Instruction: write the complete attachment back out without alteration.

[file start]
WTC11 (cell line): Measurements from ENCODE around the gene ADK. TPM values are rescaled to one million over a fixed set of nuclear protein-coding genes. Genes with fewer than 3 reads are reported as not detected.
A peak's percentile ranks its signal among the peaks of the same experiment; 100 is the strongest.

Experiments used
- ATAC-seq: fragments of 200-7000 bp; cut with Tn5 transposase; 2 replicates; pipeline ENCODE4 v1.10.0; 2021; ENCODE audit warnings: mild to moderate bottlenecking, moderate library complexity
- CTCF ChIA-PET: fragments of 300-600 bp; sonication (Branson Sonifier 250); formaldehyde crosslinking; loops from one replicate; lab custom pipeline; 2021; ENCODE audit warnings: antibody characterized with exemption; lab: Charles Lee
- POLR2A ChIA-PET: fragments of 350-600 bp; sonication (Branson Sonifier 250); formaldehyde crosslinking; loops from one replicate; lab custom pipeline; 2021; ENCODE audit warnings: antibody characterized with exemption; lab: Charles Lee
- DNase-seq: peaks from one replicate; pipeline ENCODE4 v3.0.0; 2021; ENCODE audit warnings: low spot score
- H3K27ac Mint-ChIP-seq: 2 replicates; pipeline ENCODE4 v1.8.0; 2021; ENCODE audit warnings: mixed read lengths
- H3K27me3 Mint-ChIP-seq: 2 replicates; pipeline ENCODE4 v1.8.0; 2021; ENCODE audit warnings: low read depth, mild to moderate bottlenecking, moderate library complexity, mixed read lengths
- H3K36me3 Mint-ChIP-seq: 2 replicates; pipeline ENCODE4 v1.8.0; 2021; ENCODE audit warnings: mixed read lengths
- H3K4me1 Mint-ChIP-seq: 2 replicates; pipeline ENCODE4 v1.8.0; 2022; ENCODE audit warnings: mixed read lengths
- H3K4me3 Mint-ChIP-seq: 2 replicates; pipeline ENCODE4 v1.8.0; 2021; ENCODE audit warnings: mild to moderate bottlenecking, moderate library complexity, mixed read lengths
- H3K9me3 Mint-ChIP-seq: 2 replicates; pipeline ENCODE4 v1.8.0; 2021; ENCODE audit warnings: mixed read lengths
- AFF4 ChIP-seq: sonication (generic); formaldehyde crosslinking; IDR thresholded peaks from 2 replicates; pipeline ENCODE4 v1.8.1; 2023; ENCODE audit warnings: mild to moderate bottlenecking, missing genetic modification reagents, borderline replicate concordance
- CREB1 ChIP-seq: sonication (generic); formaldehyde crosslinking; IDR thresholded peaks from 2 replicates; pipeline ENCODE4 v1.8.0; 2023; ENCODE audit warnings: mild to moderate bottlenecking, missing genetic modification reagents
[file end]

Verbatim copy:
WTC11 (cell line): Measurements from ENCODE around the gene ADK. TPM values are rescaled to one million over a fixed set of nuclear protein-coding genes. Genes with fewer than 3 reads are reported as not detected.
A peak's percentile ranks its signal among the peaks of the same experiment; 100 is the strongest.

Experiments used
- ATAC-seq: fragments of 200-7000 bp; cut with Tn5 transposase; 2 replicates; pipeline ENCODE4 v1.10.0; 2021; ENCODE audit warnings: mild to moderate bottlenecking, moderate library complexity
- CTCF ChIA-PET: fragments of 300-600 bp; sonication (Branson Sonifier 250); formaldehyde crosslinking; loops from one replicate; lab custom pipeline; 2021; ENCODE audit warnings: antibody characterized with exemption; lab: Charles Lee
- POLR2A ChIA-PET: fragments of 350-600 bp; sonication (Branson Sonifier 250); formaldehyde crosslinking; loops from one replicate; lab custom pipeline; 2021; ENCODE audit warnings: antibody characterized with exemption; lab: Charles Lee
- DNase-seq: peaks from one replicate; pipeline ENCODE4 v3.0.0; 2021; ENCODE audit warnings: low spot score
- H3K27ac Mint-ChIP-seq: 2 replicates; pipeline ENCODE4 v1.8.0; 2021; ENCODE audit warnings: mixed read lengths
- H3K27me3 Mint-ChIP-seq: 2 replicates; pipeline ENCODE4 v1.8.0; 2021; ENCODE audit warnings: low read depth, mild to moderate bottlenecking, moderate library complexity, mixed read lengths
- H3K36me3 Mint-ChIP-seq: 2 replicates; pipeline ENCODE4 v1.8.0; 2021; ENCODE audit warnings: mixed read lengths
- H3K4me1 Mint-ChIP-seq: 2 replicates; pipeline ENCODE4 v1.8.0; 2022; ENCODE audit warnings: mixed read lengths
- H3K4me3 Mint-ChIP-seq: 2 replicates; pipeline ENCODE4 v1.8.0; 2021; ENCODE audit warnings: mild to moderate bottlenecking, moderate library complexity, mixed read lengths
- H3K9me3 Mint-ChIP-seq: 2 replicates; pipeline ENCODE4 v1.8.0; 2021; ENCODE audit warnings: mixed read lengths
- AFF4 ChIP-seq: sonication (generic); formaldehyde crosslinking; IDR thresholded peaks from 2 replicates; pipeline ENCODE4 v1.8.1; 2023; ENCODE audit warnings: mild to moderate bottlenecking, missing genetic modification reagents, borderline replicate concordance
- CREB1 ChIP-seq: sonication (generic); formaldehyde crosslinking; IDR thresholded peaks from 2 replicates; pipeline ENCODE4 v1.8.0; 2023; ENCODE audit warnings: mild to moderate bottlenecking, missing genetic modification reagents